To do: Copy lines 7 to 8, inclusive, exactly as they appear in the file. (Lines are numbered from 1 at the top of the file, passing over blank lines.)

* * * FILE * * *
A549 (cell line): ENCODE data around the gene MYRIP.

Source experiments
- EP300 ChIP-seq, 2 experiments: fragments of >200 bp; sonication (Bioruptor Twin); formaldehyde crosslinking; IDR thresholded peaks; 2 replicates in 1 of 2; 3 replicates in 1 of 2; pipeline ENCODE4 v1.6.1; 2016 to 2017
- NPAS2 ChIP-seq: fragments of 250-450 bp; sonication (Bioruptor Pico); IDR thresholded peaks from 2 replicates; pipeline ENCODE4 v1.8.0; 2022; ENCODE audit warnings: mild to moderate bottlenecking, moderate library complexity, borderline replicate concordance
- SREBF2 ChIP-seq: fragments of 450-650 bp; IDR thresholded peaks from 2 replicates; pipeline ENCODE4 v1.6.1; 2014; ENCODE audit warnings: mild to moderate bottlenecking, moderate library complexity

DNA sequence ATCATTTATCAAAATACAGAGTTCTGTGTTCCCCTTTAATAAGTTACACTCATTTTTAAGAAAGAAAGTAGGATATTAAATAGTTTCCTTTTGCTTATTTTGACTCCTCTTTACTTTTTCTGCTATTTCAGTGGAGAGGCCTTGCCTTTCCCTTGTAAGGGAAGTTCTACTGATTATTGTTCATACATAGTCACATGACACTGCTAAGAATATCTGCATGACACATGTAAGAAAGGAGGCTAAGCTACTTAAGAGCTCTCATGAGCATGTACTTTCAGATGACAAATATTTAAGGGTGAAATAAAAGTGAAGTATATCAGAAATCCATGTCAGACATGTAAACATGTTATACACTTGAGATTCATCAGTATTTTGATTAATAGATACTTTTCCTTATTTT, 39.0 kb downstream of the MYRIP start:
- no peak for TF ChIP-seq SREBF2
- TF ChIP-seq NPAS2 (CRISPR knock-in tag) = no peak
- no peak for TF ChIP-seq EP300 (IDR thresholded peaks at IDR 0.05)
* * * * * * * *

- no peak for TF ChIP-seq SREBF2
- TF ChIP-seq NPAS2 (CRISPR knock-in tag) = no peak